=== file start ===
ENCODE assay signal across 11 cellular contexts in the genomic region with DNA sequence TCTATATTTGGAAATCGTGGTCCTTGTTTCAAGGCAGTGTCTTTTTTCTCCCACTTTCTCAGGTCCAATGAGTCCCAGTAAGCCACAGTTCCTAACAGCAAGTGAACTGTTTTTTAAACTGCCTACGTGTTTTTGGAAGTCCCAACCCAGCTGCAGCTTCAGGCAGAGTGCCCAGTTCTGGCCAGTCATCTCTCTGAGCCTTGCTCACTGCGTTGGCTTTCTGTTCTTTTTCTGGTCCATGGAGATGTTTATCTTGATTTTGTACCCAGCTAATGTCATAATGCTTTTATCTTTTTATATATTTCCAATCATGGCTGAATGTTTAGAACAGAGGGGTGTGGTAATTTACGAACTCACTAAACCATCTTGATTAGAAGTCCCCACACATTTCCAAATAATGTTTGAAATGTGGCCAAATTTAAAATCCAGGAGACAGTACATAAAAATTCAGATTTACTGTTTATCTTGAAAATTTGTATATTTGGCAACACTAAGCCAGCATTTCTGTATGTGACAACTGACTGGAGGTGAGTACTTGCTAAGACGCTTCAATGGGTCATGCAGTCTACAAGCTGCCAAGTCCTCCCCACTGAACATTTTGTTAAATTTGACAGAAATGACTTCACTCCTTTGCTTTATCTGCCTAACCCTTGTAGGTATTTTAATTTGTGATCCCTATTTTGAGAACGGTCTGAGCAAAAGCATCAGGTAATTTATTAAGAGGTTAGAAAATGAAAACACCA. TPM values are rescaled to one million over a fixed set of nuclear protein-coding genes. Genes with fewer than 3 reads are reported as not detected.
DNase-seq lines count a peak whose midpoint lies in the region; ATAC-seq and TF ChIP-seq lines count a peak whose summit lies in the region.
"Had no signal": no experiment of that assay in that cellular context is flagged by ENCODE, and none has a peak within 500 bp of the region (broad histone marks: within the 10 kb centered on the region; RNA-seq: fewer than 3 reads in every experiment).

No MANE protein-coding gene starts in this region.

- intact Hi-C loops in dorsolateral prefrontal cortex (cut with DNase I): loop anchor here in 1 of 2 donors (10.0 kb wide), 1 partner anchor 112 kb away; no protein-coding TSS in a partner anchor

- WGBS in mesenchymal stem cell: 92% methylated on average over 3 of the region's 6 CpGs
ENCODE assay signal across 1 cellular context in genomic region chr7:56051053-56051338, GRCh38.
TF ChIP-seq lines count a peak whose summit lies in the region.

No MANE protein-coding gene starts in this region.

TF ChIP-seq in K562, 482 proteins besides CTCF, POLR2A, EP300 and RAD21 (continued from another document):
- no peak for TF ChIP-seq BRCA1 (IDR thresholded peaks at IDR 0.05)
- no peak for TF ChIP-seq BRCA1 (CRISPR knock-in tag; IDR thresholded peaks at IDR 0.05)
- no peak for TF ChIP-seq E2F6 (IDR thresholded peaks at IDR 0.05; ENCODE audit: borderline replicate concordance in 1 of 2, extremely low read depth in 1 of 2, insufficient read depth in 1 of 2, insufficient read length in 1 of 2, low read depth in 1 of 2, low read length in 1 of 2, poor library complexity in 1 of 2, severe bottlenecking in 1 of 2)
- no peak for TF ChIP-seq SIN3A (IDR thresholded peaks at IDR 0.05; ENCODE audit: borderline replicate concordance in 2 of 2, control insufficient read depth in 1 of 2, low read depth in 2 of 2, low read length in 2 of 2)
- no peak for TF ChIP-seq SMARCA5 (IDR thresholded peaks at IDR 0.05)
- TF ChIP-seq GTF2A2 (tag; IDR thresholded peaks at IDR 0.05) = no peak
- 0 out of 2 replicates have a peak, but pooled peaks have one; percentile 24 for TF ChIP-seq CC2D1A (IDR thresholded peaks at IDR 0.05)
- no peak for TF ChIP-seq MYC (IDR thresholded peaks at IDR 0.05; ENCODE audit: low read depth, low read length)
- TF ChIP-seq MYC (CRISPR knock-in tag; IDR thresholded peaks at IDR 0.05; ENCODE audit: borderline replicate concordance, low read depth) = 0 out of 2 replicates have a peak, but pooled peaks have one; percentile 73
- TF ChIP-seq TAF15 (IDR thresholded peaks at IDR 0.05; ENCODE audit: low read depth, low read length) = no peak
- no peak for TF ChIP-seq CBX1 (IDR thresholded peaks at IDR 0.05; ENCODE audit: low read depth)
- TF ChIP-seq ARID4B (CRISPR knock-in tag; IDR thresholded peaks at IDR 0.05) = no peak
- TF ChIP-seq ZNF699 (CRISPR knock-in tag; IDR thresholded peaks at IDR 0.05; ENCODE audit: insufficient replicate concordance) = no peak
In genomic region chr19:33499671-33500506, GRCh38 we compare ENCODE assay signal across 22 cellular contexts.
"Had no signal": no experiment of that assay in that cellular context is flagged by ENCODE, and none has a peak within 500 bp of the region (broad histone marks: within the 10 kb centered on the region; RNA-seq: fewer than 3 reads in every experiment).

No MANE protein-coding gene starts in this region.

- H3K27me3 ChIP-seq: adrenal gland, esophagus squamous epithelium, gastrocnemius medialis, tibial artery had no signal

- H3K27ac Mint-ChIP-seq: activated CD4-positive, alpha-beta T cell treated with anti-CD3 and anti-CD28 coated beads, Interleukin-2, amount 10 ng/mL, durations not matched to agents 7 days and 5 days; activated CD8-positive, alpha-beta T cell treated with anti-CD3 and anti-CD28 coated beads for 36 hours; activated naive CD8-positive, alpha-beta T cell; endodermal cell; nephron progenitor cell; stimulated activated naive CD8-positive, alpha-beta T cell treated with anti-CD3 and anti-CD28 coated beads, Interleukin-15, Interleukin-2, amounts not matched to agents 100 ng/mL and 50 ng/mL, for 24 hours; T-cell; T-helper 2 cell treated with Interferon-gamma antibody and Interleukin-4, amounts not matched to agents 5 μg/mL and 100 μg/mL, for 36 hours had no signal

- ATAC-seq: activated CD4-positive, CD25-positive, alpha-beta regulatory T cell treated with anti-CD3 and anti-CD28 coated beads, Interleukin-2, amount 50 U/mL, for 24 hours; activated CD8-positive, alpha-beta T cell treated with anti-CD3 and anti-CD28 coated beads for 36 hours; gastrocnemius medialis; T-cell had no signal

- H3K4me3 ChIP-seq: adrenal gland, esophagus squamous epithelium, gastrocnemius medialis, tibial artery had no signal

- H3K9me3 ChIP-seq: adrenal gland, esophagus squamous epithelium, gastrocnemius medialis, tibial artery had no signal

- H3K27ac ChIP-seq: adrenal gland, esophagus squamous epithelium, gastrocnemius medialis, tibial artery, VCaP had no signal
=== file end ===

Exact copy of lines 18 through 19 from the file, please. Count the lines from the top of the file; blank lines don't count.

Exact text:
- no peak for TF ChIP-seq MYC (IDR thresholded peaks at IDR 0.05; ENCODE audit: low read depth, low read length)
- TF ChIP-seq MYC (CRISPR knock-in tag; IDR thresholded peaks at IDR 0.05; ENCODE audit: borderline replicate concordance, low read depth) = 0 out of 2 replicates have a peak, but pooled peaks have one; percentile 73